Although Q’s definition may appear to have come from out of the blue, it’s certainly easy enough to calculate for any given set of values for A, B, C, and D. For example, when A = 1, B = -1, C = 1 and D = -1 we get

Q = 1 x 1 + (-1) x 1 + (-1) x (-1) – 1 x (-1) = 2.

In fact, it turns out that no matter what value A, B, C and D have, the value of Q is always equal to either 2 or -2. If you like, you can run through all 16 sets of possible values for A, B, C and D, and verify that Q is indeed always either 2 or -2. I won’t go through all that here, although I encourage you to pause and go through the exercise on paper [4].

Now, when Alice and Bob actually do an experiment, Alice chooses to measure just one of A or B, and Bob chooses to measure just one of C or D. So they can’t actually measure Q directly, although on any given run they can determine one of the four terms that make up Q, that is, they can always determine one of AC, BC, BD or -AD.

But if they repeat the experiment many times, Alice and Bob can build up average value for each of the four quantities AC, BC, BD and -AD. Because the total of these four quantities is always 2 or -2, as we’ve seen, the sum of their averages over multiple runs of the experiment can not possibly be more than 2:

        Avg(AC)+Avg(BC)+Avg(BD)-Avg(AD) ≤ 2.

To understand why this is true, imagine you calculated the average population of all the countries in the world. Whatever the average is, it’s definitely going to be less than the population of China, which is the most populous country.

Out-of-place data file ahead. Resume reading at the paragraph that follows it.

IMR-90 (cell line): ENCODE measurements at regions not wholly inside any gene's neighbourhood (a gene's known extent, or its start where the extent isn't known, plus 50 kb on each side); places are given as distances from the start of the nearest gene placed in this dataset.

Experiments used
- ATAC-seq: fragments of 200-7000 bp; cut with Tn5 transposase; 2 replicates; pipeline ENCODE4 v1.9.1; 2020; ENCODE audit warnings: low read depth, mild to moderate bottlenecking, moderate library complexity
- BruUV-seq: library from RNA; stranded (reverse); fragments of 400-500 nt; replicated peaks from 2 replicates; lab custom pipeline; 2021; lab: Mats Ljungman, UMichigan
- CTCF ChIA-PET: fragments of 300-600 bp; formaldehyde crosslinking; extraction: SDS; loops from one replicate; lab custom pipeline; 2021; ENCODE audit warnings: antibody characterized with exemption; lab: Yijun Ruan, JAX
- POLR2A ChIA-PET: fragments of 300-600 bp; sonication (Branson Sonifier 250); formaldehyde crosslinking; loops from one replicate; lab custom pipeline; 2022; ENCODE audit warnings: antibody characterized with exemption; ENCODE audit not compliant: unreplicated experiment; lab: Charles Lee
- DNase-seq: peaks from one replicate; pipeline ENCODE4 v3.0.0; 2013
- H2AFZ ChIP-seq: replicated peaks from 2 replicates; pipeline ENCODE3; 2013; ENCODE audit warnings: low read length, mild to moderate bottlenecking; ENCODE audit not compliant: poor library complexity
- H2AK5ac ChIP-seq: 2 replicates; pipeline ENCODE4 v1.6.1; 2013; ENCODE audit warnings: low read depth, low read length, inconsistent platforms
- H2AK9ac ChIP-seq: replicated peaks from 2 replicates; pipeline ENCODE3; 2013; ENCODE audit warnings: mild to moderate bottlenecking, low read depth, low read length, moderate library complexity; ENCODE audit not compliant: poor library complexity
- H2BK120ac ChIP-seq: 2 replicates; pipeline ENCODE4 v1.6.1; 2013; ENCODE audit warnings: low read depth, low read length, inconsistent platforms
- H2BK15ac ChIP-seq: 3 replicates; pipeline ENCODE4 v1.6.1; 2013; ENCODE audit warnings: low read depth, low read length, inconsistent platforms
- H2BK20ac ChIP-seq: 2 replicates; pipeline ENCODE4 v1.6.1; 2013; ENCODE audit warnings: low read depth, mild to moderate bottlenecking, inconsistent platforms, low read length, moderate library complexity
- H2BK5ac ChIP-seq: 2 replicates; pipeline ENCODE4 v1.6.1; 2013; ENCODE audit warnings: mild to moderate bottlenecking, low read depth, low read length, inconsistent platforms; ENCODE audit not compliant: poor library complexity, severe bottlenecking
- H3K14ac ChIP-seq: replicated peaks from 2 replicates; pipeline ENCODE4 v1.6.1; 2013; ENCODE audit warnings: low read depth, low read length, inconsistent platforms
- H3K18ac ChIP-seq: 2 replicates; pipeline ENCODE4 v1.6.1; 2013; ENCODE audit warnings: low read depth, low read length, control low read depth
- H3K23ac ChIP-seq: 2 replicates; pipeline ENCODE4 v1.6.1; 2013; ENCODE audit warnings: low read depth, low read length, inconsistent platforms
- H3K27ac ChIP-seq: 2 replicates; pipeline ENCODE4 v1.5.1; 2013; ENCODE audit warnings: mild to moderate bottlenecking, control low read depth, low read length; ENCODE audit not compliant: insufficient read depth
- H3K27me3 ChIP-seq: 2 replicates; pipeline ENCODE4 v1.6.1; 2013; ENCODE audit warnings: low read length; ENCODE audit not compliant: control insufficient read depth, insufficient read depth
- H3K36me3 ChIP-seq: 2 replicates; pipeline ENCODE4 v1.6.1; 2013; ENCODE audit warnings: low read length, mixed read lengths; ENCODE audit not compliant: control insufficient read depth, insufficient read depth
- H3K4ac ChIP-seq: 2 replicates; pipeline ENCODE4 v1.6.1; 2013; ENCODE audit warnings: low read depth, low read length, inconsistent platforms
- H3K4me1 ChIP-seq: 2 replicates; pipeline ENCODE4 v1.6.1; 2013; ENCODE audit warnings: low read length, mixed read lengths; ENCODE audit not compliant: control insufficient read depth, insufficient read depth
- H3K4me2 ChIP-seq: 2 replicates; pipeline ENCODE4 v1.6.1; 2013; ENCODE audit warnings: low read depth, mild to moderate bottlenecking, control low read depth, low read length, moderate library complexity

The inequality above is called the Clauser-Horne-Shimony-Holt (CHSH) inequality, after the names of its four discoverers. CHSH were building on earlier ideas of John Bell, who discovered a similar inequality in 1964.

You might wonder why we need to average in the CHSH inequality. Why can’t Alice measure both A and B, and Bob measure both C and D, so they can determine Q directly?

To understand this, remember that the idea we’re testing is the idea that the photon has an actual intrinsic value for A and an actual intrinsic value for B, each of which is merely revealed by the measurement. A single photon is quite delicate, and if Alice measured both A and B, there’s a chance the measurement of A would interfere with the measurement of B, and vice versa, and so mess up the measurement of Q. To keep things clean we force Alice to choose which one she wants to measure in any given instance, and stick to it. That’s why we have to work with averages over many experiments.